We spent the day on August 1 exploring New Hampshire’s White Mountains region.
We began our day with a breakfast of hard-boiled eggs, cinnamon raisin bagels, an orange and coffee/tea…all of which we brought from home. We sat at a small table inside our hotel room and ate breakfast. Shortly before 8:00 am we left on our tour of the White Mountains region. Our tour of choice was the White Mountains Trail.
The White Mountains Trail begins and ends at the White Mountains Visitor Center in North Woodstock. The trail is a 100 mile loop through sections of the 800,000-acre White Mountain National Forest and past many of the region’s most popular attractions. We drove the entire trail, making many photo stops along the way. We had a good day, although it was a rainy and gloomy day.
We began our tour of the White Mountains region from the Rodeway Inn, located along Route 3, 2.9 miles north of the White Mountains Visitor Center. Turning north onto Route 3 our first stop was 1.8 miles from our hotel. Seen on the western (left) side of Route 3 is the Indian Head Profile on Mt. Pemigewasset.
Continuing our drive, we entered the Franconia Notch State Park, We learned that a “notch” is the pass between two mountain ranges. The lofty peaks of the Kinsman range on our left and the Franconia range on our right framed our passage through the park.
Our second stop was 2.4 miles farther north. We passed up The Flume Gorge, as it had not yet opened for the day. We planned to visit The Flume Gorge later during our vacation, but that visit never happened. Heading north on Rotue 3, the road joined I-93/Franconia Notch Parkway. Our second stop was at the Basin. It was a short and easy hike from the parking lot to the Basin. It had not yet begun to rain. We spent about an hour exploring the Basin area.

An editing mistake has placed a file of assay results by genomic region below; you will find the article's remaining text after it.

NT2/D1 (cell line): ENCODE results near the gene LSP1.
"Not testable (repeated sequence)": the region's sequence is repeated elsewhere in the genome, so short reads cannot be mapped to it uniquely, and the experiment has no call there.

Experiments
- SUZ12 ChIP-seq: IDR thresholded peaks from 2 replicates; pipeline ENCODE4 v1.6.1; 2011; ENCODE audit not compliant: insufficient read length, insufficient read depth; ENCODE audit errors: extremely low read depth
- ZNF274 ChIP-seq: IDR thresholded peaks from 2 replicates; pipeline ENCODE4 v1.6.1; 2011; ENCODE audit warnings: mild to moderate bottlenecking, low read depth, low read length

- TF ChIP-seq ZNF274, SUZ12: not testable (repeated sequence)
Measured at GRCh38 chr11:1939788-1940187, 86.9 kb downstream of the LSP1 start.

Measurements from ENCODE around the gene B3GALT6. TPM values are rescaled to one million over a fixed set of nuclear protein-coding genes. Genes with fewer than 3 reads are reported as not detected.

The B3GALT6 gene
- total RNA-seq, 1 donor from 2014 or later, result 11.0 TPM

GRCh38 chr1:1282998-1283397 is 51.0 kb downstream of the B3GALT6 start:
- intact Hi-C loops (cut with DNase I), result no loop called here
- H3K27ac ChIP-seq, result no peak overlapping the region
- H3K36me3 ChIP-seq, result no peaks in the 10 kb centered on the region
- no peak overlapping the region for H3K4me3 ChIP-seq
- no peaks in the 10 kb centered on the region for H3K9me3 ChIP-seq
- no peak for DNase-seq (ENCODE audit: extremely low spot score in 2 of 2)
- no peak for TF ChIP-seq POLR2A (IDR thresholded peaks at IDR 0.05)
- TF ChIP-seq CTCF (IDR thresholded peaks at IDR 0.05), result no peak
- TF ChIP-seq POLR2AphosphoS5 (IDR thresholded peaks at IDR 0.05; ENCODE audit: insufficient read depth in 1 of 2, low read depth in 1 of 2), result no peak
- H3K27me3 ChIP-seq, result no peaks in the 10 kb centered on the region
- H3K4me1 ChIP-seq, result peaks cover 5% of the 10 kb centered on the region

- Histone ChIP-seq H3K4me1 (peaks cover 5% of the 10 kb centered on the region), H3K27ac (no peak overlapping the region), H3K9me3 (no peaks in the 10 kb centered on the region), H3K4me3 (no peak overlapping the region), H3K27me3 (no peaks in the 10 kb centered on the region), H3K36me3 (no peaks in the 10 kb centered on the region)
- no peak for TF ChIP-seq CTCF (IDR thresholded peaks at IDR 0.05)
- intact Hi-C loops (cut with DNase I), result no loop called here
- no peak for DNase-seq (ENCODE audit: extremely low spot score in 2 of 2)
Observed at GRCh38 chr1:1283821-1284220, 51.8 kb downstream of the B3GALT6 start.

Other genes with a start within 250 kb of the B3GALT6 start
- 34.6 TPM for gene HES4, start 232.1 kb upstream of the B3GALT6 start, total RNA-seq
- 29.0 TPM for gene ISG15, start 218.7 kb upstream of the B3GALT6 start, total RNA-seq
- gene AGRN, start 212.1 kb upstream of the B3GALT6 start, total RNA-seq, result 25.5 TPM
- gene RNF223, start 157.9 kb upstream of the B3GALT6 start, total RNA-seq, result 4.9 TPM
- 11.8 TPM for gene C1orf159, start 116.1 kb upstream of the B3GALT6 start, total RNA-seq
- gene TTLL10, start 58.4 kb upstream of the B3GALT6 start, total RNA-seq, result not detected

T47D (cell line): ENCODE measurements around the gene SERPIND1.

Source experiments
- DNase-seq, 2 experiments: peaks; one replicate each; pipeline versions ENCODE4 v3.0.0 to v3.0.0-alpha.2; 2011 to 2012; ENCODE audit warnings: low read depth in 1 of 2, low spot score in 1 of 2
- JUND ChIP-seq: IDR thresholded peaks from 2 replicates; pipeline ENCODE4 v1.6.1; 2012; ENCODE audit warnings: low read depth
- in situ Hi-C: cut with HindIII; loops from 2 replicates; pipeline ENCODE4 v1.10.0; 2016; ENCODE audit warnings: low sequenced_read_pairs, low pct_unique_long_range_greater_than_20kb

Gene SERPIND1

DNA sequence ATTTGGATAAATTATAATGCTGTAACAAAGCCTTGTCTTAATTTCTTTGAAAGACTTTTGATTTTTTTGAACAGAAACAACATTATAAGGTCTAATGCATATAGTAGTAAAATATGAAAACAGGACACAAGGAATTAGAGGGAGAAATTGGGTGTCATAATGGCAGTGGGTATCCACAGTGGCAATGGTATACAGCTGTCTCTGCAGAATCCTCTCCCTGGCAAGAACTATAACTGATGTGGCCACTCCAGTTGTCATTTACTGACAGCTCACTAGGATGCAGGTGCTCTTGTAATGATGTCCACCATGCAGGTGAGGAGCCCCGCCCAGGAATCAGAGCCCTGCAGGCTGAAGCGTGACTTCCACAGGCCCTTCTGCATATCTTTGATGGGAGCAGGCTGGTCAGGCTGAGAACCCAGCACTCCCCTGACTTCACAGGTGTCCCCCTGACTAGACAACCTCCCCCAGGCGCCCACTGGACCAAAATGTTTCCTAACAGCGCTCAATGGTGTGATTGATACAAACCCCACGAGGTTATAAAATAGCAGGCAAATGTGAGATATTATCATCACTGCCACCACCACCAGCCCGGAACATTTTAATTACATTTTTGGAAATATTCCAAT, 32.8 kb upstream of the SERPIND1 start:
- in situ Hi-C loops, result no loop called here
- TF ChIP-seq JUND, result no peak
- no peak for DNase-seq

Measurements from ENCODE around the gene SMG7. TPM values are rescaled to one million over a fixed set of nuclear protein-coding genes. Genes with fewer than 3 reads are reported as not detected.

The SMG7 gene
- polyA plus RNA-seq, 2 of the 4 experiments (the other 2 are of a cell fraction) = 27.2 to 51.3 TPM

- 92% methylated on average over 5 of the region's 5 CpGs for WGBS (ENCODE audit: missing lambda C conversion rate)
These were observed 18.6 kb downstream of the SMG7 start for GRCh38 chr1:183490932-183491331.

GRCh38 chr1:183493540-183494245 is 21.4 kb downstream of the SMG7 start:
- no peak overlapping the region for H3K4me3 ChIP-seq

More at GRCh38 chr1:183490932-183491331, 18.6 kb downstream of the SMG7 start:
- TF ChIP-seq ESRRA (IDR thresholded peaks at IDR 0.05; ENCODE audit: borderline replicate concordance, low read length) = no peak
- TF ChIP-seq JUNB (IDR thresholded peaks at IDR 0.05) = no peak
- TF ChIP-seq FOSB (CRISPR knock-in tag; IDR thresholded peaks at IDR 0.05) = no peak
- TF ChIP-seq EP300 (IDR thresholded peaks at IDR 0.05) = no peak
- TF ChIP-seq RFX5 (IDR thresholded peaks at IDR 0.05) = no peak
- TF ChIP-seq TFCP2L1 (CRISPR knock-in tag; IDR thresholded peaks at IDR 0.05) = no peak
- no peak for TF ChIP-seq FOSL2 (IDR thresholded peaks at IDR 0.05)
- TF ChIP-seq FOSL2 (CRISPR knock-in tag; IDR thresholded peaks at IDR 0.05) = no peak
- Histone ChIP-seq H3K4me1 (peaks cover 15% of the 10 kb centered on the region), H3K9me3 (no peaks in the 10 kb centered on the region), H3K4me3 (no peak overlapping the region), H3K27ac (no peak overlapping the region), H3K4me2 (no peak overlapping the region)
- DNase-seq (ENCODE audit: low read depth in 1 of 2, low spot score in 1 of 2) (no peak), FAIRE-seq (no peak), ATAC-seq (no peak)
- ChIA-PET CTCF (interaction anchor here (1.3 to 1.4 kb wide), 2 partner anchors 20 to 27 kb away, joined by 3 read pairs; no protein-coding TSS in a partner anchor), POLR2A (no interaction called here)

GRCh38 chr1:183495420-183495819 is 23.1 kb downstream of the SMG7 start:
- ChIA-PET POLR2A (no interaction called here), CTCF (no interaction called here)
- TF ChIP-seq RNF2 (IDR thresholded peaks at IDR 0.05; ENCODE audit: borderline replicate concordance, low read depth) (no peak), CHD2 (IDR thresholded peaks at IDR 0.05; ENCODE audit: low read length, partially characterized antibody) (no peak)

A sign at this site provided information about the Basin.
This large pothole in the Pemigewasset River, 30 feet in diameter and 15 feet deep, had its beginning some 25,000 years ago as the Ice Age came to a close. Water flowing from the melting glacier that filled Franconia Notch eroded the solid granite bedrock. During the thousands of years that followed sand and stones were whirled around by the force of the river causing a boring action that left the sidewalls smooth. The rock formation seen in the stream bed at the outlet has been known for generations as “The Old Man’s Foot”.
The great American naturalist, Henry David Thoreau (1817-62), on his first trip to the White Mountains in September of 1839 stood here, as you do, and watched the water cascade into the granite bowl and whirlpool around its walls. He would later write in his Journal, “this pothole is perhaps the most remarkable curiosity of its kind in New England.”